Canadian Natural Resources Ltd. expects to move forward with two major oil sands projects this year, extending a string of recent developments in the sector as industry conditions improve with higher oil prices and falling costs.
John Langille, vice-chairman of Canadian Natural, the country's largest independent oil explorer, said the company aims to announce by the end of this year how it will proceed with the expansion of its Horizon oil sands project in northern Alberta.
The first phase of Horizon, which started producing synthetic crude from mined oil sands last year, should be pumping reliably at its 110,000 barrel a day design rate by the middle of 2010, after start-up pains are ironed out, Mr. Langille said.
Long-term plans call for output of about 250,000 barrels a day at the project.
"In 2010 we will look at all the methods of execution to get to that level," he told investors at a conference in Whistler, B.C. "And I think, hopefully by the end of 2010 ... we'll be at a point where we'll sanction the next expansion, and what terms that will be and how we'll go about it, and the size of it, et cetera."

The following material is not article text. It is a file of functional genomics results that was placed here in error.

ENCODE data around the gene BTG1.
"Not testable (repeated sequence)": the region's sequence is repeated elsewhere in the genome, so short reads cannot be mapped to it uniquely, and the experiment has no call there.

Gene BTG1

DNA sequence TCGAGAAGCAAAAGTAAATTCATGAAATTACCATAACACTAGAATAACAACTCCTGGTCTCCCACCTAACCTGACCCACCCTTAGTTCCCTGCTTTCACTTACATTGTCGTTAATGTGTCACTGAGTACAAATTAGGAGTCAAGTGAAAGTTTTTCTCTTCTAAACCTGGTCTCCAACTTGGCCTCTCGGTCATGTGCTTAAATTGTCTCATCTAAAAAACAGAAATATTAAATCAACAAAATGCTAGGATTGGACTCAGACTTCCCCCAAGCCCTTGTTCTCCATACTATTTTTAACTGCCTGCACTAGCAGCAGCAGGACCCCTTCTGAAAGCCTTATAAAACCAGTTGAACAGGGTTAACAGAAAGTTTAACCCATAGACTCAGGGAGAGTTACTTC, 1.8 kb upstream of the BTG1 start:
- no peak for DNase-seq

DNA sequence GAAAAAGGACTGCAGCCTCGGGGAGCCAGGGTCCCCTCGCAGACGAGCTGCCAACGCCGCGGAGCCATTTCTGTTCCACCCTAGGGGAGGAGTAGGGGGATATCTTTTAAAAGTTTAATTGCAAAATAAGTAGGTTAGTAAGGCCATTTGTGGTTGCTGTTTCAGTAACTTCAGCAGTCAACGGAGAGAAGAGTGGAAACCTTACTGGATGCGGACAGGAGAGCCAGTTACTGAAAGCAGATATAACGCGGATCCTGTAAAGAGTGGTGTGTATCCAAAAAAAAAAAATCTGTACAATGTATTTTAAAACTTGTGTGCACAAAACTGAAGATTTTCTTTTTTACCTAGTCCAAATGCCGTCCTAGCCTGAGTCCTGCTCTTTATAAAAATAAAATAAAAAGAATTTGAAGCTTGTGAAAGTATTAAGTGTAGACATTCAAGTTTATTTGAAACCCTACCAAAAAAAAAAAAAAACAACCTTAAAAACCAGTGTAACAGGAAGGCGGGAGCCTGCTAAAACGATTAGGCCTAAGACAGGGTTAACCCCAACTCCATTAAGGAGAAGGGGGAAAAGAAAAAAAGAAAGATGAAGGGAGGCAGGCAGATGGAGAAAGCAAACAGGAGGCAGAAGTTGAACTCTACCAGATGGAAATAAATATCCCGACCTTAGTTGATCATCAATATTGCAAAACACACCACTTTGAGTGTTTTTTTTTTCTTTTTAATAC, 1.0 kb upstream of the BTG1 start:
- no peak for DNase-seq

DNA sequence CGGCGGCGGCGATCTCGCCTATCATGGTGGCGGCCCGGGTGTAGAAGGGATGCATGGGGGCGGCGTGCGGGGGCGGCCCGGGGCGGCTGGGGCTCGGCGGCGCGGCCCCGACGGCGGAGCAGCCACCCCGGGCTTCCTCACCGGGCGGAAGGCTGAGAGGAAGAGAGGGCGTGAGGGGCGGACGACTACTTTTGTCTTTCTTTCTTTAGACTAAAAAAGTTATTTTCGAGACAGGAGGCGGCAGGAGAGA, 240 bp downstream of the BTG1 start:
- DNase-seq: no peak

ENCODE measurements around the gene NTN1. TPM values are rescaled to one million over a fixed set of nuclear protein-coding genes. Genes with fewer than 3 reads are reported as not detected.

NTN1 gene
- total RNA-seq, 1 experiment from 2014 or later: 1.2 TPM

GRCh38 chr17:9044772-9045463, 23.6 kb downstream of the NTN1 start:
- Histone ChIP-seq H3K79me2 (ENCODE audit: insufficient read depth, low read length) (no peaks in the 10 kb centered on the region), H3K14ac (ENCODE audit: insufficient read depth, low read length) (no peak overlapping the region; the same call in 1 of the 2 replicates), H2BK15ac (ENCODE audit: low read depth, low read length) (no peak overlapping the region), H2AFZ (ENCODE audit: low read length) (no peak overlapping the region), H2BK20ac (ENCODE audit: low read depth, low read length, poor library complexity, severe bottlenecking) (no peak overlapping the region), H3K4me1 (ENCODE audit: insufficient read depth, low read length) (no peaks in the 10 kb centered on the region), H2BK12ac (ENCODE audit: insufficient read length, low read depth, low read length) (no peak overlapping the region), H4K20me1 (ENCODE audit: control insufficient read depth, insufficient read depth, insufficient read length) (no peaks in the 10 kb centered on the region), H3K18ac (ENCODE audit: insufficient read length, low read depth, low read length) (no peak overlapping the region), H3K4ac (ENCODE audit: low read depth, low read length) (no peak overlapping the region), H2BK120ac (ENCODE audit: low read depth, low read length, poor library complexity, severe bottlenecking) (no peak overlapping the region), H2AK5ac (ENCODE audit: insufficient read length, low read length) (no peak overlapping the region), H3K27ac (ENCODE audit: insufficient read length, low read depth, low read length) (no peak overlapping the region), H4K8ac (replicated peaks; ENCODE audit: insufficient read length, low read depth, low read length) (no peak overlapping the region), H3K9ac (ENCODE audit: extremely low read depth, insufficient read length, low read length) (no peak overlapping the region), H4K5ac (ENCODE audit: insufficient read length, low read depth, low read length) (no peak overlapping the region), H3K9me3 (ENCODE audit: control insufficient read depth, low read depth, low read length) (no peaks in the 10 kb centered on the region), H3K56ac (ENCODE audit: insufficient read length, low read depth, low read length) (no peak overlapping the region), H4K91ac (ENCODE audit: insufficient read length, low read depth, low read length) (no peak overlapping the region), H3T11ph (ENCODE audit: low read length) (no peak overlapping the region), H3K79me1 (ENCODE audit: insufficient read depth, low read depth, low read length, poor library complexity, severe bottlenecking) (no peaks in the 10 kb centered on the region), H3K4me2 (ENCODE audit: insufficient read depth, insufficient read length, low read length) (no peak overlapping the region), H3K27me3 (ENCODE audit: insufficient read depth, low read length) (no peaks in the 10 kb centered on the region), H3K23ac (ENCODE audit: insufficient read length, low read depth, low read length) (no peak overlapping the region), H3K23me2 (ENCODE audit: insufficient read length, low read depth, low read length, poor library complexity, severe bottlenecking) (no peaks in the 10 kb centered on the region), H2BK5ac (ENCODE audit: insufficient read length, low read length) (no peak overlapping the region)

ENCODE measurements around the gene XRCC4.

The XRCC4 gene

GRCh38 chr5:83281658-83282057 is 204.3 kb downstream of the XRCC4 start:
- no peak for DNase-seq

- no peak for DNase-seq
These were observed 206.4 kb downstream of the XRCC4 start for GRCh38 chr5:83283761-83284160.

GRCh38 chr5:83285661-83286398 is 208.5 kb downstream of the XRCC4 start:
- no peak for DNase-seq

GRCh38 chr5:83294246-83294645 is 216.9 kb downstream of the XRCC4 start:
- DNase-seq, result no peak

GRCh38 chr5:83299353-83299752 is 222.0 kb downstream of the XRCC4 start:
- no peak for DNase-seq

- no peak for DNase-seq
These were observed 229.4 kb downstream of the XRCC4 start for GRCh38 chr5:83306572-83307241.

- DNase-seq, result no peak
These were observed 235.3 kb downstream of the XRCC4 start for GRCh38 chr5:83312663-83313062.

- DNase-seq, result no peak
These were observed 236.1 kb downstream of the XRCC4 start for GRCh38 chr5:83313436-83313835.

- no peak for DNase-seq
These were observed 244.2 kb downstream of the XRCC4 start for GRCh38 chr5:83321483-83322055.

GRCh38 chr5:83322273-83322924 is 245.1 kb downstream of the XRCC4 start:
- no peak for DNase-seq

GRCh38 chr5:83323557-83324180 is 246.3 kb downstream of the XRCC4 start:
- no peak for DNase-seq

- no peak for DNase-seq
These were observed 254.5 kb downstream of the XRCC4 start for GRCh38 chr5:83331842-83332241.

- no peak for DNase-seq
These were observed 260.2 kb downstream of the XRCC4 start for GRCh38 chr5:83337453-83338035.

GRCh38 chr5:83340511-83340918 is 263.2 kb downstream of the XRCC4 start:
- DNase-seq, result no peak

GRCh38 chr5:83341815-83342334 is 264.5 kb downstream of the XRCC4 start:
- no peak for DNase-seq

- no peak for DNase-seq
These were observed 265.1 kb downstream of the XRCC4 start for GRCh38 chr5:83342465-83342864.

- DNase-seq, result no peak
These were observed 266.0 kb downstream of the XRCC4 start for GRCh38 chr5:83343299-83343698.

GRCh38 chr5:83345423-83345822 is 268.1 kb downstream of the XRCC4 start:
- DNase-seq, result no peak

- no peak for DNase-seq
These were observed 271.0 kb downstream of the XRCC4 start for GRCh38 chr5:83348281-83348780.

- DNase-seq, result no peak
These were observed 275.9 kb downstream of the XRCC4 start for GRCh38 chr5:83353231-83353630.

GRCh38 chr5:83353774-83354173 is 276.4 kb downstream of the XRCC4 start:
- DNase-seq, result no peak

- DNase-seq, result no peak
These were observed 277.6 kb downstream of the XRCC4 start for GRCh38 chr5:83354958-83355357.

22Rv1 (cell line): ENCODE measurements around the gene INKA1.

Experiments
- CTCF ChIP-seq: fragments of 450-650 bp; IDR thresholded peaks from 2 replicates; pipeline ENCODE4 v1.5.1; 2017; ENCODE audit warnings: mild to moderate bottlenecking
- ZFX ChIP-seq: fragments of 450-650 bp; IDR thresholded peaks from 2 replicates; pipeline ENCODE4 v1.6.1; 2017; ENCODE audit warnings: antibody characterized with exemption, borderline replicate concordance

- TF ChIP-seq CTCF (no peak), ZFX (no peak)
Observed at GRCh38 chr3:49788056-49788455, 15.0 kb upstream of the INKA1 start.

The first phase of the project cost $9.7-billion to build, following several overruns as the Alberta construction scene became overheated with companies rushing to develop oil sands projects.
The situation eased when billions of dollars of developments were put on hold or canceled in late 2008 and early 2009.
Now, companies are taking their proposals back off the shelf. This week, projects proposed by ConocoPhillips and Total SA, as well as Husky Energy Inc. and BP PLC have moved forward.
Mr. Langille said Canadian Natural is also preparing to sanction its Kirby oil sands project in northeastern Alberta by the end of this year and aims to start spending money on it in 2011.
Unlike Horizon, Kirby is a steam-assisted gravity drainage project, whereby Canadian Natural will pump steam into the earth to loosen the tar-like bitumen, allowing it to be pumped to the surface in wells.
Kirby, which still requires regulatory approval, would produce 45,000 barrels of bitumen a day.
"We're into our final stages of engineering to get a firm handle on our costs," he said.
Such developments were not hit with the same magnitude of inflation and construction delays as the mining projects, he said.
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